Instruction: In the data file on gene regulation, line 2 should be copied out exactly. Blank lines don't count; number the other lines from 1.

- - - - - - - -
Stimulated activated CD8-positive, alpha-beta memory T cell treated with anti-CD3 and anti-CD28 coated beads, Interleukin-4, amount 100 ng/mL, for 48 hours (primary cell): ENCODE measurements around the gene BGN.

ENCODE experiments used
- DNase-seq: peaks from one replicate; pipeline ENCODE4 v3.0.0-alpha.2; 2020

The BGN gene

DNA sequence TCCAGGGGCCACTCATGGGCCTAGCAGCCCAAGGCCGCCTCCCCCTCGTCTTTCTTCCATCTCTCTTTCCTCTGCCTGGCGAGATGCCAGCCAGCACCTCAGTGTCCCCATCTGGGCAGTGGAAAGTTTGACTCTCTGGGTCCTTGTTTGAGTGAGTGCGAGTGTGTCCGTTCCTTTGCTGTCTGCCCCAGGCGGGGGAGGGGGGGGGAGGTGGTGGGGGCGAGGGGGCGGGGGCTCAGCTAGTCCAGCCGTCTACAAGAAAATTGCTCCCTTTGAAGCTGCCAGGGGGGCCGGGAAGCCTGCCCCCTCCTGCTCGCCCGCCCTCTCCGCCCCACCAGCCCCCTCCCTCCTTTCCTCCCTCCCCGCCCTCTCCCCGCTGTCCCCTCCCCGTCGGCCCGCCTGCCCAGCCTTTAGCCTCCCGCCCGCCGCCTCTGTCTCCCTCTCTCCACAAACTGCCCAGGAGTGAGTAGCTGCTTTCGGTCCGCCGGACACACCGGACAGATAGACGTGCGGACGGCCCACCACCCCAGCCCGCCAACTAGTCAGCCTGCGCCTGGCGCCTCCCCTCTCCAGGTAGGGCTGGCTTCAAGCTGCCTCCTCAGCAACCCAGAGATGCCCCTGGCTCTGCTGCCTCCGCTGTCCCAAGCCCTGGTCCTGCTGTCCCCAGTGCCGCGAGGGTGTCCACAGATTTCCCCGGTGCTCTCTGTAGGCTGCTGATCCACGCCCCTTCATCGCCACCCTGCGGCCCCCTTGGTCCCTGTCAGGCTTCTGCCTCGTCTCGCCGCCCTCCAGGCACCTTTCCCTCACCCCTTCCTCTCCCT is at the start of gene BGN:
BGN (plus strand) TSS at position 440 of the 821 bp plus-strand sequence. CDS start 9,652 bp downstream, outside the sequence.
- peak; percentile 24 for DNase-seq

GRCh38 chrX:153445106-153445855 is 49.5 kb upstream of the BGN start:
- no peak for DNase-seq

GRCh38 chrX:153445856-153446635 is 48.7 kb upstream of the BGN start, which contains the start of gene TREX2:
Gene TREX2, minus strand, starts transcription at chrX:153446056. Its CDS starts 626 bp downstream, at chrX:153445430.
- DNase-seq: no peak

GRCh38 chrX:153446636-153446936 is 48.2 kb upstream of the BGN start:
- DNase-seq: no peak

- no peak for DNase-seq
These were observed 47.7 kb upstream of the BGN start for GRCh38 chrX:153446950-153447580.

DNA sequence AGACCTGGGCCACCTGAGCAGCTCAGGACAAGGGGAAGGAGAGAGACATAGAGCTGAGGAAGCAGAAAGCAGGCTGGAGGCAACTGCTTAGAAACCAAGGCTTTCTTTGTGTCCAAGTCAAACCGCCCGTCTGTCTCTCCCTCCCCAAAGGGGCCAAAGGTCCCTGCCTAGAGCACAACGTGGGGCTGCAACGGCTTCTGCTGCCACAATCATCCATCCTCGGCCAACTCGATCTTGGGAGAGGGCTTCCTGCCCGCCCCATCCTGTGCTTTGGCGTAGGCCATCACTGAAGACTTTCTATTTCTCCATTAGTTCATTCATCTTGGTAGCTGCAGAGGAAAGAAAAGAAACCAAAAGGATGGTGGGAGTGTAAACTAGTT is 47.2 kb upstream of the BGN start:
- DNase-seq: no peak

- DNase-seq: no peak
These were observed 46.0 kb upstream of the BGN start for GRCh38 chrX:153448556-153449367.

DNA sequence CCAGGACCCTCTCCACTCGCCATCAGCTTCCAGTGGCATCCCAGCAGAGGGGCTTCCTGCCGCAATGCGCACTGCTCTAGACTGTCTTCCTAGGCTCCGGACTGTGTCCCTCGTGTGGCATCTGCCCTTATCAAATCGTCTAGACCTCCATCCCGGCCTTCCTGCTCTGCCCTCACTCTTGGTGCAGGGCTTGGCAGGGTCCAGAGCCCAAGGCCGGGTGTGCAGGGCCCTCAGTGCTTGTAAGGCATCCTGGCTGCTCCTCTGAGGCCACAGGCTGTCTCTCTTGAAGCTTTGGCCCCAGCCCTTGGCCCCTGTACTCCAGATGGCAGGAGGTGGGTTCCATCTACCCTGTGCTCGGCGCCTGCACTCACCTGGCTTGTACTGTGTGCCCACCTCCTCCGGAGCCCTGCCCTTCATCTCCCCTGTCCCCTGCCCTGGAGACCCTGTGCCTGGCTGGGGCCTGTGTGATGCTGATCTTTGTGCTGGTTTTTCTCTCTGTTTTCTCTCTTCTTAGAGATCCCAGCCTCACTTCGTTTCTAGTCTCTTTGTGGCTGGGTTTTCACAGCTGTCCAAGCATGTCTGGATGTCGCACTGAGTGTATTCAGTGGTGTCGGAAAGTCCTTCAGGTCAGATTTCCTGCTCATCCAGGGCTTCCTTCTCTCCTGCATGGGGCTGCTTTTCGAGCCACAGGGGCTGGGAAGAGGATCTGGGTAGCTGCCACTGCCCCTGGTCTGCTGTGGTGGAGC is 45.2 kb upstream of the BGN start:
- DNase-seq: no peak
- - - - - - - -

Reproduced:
ENCODE experiments used